Joomla template tutorials (7)

Earlier this year I went to London for a couple of days of vacation. And, as the Mac addict I am, I "had to" visit the Apples Stores. The first one I visited was the one in Regent Street, and after spending some time there I decided to buy an iPad. I had definitely thought about it before arriving, but when I'd played around with it for a while I decided.

I also visited the new Apple Store in Covent Garden, and added some accessories to my iPad. The store was great by the way: Huge, well organized and with a very friendly and efficient staff. The store was packed with people wanting the new iPhone 4.

So why do I tell you this? Well, as I started to play around with the iPad, I soon realized it had a lot of potential when it comes to web development. Making your site look good on the iOS platform and other mobile platforms will be more important each day. Even though I've made some efforts to optimize websites for the iPhone, it's not until I used an iPad that the real power of optimizing your site really shines through.

This is the second part of a two-part mini-series on how to add a module position to your Joomla template.

In this part I'm going to look at how to add the module position name to the template XML file.

I will also show you how to do some basic positioning and styling of the module using CSS.

Last week, I did a post on how to add Javascript snippets to Joomla. The way I did this was by adding module positions to the template.

In this post, I will delve deeper into how to add module positions to your template.

This is the first part of a two-part mini-series on how to add a module position to your Joomla template.

Open Source Training has been teaching people how to learn Joomla for several years now and have found hundreds of beginner Joomla books. There are numerous tutorials on how to add sections and categories or explaining the difference between components and modules.

However, there are very few tutorials on how to build templates. There are two books and a handful of other resources scattered around the web. So, we set out to build the very best template class we could. Here are first five sessions of the class: Joomla templates are not rocket science. You can learn how to build and modify them. We can show you how. Interested?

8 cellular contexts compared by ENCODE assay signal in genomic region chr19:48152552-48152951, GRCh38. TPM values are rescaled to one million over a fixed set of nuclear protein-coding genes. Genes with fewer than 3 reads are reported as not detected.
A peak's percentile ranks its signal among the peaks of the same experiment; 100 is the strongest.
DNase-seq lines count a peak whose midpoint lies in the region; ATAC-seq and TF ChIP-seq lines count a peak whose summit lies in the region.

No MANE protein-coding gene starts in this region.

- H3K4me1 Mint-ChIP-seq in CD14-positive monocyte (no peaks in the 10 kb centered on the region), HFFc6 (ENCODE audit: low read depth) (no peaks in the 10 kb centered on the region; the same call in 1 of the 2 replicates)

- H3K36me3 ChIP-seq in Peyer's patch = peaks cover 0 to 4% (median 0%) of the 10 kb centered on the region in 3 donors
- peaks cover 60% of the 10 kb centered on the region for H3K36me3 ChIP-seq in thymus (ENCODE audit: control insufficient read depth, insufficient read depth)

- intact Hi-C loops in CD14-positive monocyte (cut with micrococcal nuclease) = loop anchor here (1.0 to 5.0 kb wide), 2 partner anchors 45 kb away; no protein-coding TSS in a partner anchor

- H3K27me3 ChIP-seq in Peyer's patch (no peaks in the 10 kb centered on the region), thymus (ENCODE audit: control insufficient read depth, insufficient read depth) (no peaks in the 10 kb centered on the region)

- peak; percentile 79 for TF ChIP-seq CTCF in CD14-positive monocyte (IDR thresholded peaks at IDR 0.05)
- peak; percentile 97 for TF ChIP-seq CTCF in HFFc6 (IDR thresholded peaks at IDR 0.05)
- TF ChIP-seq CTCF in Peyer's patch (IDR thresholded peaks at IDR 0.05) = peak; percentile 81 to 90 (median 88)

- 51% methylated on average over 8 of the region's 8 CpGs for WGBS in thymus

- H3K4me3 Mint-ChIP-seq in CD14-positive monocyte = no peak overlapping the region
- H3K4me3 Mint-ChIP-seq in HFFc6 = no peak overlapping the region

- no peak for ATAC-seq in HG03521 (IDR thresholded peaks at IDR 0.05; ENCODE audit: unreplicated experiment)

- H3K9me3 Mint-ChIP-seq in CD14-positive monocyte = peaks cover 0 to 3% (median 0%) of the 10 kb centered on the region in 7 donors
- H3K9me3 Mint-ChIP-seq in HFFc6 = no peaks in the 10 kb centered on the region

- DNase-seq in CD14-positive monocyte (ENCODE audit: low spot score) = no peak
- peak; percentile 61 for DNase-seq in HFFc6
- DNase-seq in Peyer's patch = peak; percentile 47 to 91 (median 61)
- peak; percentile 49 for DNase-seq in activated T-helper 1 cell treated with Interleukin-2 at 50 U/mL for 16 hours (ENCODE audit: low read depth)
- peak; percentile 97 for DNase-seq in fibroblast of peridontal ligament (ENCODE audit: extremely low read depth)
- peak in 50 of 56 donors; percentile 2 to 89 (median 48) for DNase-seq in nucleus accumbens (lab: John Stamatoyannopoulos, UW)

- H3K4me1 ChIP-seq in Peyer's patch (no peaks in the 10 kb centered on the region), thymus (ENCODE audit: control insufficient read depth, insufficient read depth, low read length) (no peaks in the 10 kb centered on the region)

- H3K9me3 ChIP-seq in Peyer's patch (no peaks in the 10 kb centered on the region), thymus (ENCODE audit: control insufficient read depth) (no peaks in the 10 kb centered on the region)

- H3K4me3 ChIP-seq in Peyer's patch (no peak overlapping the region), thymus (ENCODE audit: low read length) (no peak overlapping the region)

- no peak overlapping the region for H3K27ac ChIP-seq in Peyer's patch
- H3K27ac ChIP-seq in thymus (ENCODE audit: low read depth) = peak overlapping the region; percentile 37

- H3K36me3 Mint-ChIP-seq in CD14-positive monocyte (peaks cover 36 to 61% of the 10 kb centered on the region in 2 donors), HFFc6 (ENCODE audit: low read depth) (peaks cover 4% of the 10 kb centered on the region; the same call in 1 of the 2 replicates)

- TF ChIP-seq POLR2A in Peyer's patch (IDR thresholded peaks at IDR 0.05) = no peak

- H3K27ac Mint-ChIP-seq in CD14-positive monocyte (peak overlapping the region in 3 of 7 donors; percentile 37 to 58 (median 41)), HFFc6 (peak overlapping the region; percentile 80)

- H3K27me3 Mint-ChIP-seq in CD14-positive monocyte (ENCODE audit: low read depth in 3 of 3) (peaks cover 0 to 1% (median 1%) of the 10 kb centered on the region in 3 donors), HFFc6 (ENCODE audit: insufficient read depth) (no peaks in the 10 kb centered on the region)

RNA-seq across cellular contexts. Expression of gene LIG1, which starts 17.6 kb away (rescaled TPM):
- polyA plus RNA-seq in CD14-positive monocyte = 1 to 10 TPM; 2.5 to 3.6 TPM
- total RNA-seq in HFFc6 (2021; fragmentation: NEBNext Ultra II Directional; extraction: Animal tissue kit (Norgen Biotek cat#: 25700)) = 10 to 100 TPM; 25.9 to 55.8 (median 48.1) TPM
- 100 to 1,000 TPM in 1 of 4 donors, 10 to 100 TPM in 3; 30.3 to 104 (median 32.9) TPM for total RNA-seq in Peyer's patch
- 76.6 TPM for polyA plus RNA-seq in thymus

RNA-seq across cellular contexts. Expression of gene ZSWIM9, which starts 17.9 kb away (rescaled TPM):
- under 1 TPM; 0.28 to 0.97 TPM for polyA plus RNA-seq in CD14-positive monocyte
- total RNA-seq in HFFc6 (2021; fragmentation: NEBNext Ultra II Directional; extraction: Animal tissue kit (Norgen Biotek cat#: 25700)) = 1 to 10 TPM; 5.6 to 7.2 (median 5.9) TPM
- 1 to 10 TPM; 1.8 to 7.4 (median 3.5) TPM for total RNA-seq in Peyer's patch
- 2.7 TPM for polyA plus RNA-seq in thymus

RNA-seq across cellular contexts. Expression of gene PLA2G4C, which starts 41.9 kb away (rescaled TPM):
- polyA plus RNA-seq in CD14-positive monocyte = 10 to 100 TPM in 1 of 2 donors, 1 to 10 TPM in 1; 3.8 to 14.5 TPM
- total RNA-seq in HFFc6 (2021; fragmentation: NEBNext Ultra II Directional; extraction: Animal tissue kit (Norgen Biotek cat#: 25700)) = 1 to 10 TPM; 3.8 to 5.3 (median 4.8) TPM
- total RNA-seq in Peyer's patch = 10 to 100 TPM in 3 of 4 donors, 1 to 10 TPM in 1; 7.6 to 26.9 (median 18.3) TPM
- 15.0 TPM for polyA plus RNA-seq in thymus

Sometimes, I would like to restrict the way the Joomla front end editing works. More specifically, I want to restrict access to some of the features in the front end editing.

On one site I work on, I've restricted access to the 'Publish' and 'Show on Front Page' buttons. For this particular site, I want local editors of an organization to be able to enter new articles, and to edit the published articles. I don't want the local editors to be able to publish to the front page. This is something the editor-in-chief should do. Thus, this function needs to be removed from the front end editor.

I did this by editing the form page used to edit articles.

If you know some HTML and can read PHP you can remove / comment out the parts of the file you don't want the users to see. This will happen for all users without administrator privileges, though. I've put together a modification which removes the radio buttons for 'Publish' and 'Show on Front Page' if the user belongs to a lower access level groups than 'Manager'.

Tutorial: Create Line Breaks in Joomla Article TitlesThere are times when I need to have the title of an article break somewhere in the title itself. This is not something which is easy to do in Joomla without modifications, as far as I know.

By applying a small modification of the Joomla template overrides however, we can achieve our goal quite easily. Some restrictions apply, though.

In this tutorial, I'll show you how to create the line breaks by replacing text in article titles on the fly.

A favicon is a small 16x16 pixel icon that shows up in the browser address bar and in bookmarks to a site. You can see an example of this here at

Here, I'll show you how to create and implement a favicon on your Joomla site.